The Limits of Transparency
One other fascinating article in the May/June Health Affairs (subscription required) offers a sobering judgment to folks who think "transparency" is a silver bullet for cost and quality problems in our health system. Ashish Jha and Arnie Epstein from the Harvard School of Public Health took a look at the 15 year old New York Cardiac Surgery Reporting System -- "arguably the gold standard for the public reporting of hospital and physician quality."
1. "... users who picked a top-performing hospital or surgeon from the latest available report had approximately half the chance of dying as did those who picked a hospital or surgeon from the bottom quartile."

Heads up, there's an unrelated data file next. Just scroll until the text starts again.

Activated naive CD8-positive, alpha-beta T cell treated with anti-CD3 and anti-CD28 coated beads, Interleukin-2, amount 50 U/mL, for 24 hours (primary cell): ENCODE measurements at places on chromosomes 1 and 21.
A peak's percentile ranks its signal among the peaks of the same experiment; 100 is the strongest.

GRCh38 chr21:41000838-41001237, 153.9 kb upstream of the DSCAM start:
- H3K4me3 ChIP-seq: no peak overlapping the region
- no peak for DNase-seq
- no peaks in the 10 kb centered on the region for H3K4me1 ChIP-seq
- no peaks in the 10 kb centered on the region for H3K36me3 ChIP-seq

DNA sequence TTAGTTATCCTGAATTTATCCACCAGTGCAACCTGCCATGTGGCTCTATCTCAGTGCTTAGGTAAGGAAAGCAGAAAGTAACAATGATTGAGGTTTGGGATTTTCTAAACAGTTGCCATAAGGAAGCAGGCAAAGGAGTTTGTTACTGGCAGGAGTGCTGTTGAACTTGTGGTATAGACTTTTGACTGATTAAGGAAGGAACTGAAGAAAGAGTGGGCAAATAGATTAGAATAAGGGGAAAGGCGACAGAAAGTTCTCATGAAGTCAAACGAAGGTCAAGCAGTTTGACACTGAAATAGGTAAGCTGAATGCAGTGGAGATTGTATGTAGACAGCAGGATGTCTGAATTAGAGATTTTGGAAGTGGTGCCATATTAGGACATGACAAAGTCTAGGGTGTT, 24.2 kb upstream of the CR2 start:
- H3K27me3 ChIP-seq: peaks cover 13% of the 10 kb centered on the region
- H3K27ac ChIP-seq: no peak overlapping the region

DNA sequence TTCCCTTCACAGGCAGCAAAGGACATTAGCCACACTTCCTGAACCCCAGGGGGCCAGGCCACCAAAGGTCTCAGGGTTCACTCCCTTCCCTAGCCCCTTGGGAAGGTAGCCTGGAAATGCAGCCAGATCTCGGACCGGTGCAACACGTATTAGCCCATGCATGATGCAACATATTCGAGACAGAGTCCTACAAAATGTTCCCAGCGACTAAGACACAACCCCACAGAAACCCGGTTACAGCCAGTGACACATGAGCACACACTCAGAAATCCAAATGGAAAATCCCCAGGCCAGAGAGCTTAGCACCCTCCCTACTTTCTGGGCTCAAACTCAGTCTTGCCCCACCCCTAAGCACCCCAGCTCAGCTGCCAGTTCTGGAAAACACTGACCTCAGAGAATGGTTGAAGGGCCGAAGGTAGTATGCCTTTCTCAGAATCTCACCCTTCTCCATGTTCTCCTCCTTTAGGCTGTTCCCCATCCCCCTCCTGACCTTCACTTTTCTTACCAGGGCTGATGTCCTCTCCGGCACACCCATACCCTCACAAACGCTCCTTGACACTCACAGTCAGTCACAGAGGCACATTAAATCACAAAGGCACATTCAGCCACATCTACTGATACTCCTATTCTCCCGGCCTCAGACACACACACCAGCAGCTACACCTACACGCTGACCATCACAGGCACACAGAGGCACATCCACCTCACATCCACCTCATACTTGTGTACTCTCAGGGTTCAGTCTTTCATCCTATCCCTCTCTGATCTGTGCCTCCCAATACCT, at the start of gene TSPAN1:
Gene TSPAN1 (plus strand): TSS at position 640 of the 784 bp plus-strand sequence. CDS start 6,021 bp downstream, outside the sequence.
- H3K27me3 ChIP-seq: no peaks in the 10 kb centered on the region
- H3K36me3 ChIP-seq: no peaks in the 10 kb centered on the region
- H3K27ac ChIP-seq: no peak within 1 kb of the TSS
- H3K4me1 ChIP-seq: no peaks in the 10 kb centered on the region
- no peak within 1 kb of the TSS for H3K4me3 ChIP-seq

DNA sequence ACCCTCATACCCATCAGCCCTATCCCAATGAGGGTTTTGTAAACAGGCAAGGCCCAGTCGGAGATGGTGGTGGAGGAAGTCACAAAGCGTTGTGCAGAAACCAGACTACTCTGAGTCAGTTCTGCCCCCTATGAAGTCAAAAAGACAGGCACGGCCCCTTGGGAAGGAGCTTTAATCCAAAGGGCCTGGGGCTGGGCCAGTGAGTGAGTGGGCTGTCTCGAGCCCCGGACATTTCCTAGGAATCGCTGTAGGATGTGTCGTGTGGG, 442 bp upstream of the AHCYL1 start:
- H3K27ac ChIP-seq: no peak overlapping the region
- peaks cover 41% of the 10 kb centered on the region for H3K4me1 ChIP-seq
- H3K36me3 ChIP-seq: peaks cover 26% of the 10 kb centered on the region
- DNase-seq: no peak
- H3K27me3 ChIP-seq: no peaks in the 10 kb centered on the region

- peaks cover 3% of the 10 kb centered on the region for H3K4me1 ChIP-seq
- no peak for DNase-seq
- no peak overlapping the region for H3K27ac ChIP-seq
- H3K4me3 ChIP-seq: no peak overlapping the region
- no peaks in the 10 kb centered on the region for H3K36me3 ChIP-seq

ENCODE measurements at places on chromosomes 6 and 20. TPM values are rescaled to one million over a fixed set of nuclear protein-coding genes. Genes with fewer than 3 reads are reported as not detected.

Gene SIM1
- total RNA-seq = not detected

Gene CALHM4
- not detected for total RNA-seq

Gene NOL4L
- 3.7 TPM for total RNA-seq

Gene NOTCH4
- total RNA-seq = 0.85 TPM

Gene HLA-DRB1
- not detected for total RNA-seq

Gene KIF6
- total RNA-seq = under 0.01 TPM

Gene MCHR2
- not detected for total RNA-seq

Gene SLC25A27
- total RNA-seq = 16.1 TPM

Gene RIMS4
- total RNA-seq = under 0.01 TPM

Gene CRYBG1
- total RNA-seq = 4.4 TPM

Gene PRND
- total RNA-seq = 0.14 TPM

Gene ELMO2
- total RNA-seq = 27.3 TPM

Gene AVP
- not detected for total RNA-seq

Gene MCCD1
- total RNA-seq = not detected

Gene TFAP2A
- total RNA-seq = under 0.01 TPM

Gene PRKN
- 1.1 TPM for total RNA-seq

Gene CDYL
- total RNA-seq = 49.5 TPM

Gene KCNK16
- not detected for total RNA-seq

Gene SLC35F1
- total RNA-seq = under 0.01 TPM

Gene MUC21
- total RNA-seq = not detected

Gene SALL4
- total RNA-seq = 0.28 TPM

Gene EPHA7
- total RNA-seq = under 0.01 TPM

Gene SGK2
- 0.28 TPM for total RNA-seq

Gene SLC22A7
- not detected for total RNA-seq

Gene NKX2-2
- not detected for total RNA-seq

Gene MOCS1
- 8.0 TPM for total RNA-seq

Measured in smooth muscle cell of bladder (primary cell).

2. "Nevertheless, performance was not associated with a subsequent change in market share. ... We found no evidence that purchasers or patients are using these reports to drive market share to higher performing providers."
3. "Surgeons with the highest mortality rates were much more likely than other surgeons to retire or leave practice after the release of each report card."
Remember when Bill Clinton had his heart surgery several years ago? Apparently, he didn't look at the list either, picking both a lower performing hospital and surgeon.
Just like electronic health records, transparency is a good idea that makes sense. Let's not overestimate its likely benefit which will be far less than we might like.
One other thing -- public reporting of individual physician performance is coming. Docs will hate it. But the smoke from that train can now be seen on the horizon, and it's heading our way.